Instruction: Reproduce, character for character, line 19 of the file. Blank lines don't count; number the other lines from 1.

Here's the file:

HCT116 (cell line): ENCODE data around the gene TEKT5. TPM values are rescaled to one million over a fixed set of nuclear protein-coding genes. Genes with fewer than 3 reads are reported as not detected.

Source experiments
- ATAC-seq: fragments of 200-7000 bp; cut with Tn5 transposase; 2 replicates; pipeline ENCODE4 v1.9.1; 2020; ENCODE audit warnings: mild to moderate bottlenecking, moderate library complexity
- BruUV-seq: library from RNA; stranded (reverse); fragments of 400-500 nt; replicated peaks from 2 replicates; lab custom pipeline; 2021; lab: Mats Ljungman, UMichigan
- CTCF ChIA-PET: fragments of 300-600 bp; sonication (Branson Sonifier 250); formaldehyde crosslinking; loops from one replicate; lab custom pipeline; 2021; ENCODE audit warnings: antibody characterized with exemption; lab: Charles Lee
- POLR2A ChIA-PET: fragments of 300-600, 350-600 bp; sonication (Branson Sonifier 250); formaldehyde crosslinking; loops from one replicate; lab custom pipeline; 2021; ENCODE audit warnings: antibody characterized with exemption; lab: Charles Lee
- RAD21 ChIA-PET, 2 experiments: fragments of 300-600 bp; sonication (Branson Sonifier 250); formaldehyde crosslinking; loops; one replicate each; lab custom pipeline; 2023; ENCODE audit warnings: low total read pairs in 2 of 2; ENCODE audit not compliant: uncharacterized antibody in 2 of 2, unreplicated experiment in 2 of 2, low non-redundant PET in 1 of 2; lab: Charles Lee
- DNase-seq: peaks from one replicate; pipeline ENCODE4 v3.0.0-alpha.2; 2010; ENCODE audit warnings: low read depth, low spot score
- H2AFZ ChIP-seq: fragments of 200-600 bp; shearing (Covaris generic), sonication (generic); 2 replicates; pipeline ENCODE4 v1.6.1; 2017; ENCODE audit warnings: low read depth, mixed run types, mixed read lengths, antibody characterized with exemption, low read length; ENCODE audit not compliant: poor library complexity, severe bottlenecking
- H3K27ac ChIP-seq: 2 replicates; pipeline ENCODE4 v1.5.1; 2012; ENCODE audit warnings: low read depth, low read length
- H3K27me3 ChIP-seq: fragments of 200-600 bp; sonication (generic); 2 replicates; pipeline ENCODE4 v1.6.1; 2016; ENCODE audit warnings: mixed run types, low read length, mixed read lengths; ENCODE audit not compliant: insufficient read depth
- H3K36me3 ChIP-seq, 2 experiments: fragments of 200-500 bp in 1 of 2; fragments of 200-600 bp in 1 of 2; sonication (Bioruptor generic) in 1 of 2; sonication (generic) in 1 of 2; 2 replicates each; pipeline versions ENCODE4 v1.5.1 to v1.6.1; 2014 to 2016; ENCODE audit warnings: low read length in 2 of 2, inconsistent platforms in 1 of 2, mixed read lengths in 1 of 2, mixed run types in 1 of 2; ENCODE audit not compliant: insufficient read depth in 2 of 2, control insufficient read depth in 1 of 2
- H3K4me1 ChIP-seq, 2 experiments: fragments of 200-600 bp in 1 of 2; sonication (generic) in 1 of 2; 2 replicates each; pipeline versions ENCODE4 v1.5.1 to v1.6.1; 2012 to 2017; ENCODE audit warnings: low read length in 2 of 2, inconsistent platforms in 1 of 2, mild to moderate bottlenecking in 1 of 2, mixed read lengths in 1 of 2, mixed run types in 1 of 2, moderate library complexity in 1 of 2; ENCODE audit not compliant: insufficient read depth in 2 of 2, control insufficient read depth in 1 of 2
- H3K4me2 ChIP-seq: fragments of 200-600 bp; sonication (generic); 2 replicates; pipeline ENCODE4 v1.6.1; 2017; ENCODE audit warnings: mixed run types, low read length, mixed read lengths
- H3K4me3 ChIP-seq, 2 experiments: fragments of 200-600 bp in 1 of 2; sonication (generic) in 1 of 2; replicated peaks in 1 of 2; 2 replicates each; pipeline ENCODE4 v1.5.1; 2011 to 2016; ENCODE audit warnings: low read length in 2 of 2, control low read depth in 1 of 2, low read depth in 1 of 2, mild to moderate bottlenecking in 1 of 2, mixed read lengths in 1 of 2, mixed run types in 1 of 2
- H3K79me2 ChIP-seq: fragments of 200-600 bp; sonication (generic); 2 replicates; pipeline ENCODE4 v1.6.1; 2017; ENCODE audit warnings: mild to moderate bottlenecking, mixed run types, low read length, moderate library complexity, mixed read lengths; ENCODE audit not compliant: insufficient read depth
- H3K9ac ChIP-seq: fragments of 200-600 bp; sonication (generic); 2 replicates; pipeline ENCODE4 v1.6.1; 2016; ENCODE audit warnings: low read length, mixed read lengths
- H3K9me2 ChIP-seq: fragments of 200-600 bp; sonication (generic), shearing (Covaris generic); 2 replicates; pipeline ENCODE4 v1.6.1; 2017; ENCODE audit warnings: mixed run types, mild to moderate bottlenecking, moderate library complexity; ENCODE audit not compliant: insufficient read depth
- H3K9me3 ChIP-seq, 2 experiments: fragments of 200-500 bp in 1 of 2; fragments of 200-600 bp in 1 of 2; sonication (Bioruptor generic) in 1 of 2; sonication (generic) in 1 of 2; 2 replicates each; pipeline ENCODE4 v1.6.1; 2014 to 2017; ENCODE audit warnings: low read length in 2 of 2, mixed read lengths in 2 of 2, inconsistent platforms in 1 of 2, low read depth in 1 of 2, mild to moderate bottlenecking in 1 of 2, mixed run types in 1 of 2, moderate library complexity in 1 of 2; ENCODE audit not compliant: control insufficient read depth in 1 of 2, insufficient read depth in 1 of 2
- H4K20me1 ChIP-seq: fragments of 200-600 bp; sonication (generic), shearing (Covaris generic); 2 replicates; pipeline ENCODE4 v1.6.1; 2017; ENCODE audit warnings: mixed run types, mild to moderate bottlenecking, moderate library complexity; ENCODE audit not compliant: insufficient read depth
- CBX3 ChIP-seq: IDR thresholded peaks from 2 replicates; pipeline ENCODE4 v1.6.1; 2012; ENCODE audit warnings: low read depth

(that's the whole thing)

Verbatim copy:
- H3K9me3 ChIP-seq, 2 experiments: fragments of 200-500 bp in 1 of 2; fragments of 200-600 bp in 1 of 2; sonication (Bioruptor generic) in 1 of 2; sonication (generic) in 1 of 2; 2 replicates each; pipeline ENCODE4 v1.6.1; 2014 to 2017; ENCODE audit warnings: low read length in 2 of 2, mixed read lengths in 2 of 2, inconsistent platforms in 1 of 2, low read depth in 1 of 2, mild to moderate bottlenecking in 1 of 2, mixed run types in 1 of 2, moderate library complexity in 1 of 2; ENCODE audit not compliant: control insufficient read depth in 1 of 2, insufficient read depth in 1 of 2